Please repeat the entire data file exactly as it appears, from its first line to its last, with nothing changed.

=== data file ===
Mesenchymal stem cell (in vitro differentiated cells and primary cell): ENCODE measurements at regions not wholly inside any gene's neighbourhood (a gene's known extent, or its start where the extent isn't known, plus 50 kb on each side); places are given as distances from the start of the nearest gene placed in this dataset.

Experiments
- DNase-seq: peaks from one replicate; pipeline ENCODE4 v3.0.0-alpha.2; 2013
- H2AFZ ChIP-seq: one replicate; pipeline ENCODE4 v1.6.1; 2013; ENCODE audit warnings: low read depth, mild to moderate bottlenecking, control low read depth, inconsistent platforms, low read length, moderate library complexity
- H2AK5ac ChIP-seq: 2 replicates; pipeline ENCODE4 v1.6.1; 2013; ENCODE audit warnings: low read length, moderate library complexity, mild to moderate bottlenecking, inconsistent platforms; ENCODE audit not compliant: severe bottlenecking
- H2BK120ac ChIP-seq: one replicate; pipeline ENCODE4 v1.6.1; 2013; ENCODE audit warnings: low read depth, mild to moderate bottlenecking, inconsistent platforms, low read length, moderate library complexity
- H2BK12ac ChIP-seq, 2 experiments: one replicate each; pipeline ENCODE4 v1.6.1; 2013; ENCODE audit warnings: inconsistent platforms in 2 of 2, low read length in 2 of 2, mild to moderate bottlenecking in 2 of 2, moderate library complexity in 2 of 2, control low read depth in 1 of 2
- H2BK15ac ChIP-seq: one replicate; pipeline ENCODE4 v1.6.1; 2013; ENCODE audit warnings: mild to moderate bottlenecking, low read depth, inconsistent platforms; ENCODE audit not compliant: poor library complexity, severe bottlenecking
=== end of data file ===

Mesenchymal stem cell (in vitro differentiated cells and primary cell): ENCODE measurements at regions not wholly inside any gene's neighbourhood (a gene's known extent, or its start where the extent isn't known, plus 50 kb on each side); places are given as distances from the start of the nearest gene placed in this dataset.

Experiments
- DNase-seq: peaks from one replicate; pipeline ENCODE4 v3.0.0-alpha.2; 2013
- H2AFZ ChIP-seq: one replicate; pipeline ENCODE4 v1.6.1; 2013; ENCODE audit warnings: low read depth, mild to moderate bottlenecking, control low read depth, inconsistent platforms, low read length, moderate library complexity
- H2AK5ac ChIP-seq: 2 replicates; pipeline ENCODE4 v1.6.1; 2013; ENCODE audit warnings: low read length, moderate library complexity, mild to moderate bottlenecking, inconsistent platforms; ENCODE audit not compliant: severe bottlenecking
- H2BK120ac ChIP-seq: one replicate; pipeline ENCODE4 v1.6.1; 2013; ENCODE audit warnings: low read depth, mild to moderate bottlenecking, inconsistent platforms, low read length, moderate library complexity
- H2BK12ac ChIP-seq, 2 experiments: one replicate each; pipeline ENCODE4 v1.6.1; 2013; ENCODE audit warnings: inconsistent platforms in 2 of 2, low read length in 2 of 2, mild to moderate bottlenecking in 2 of 2, moderate library complexity in 2 of 2, control low read depth in 1 of 2
- H2BK15ac ChIP-seq: one replicate; pipeline ENCODE4 v1.6.1; 2013; ENCODE audit warnings: mild to moderate bottlenecking, low read depth, inconsistent platforms; ENCODE audit not compliant: poor library complexity, severe bottlenecking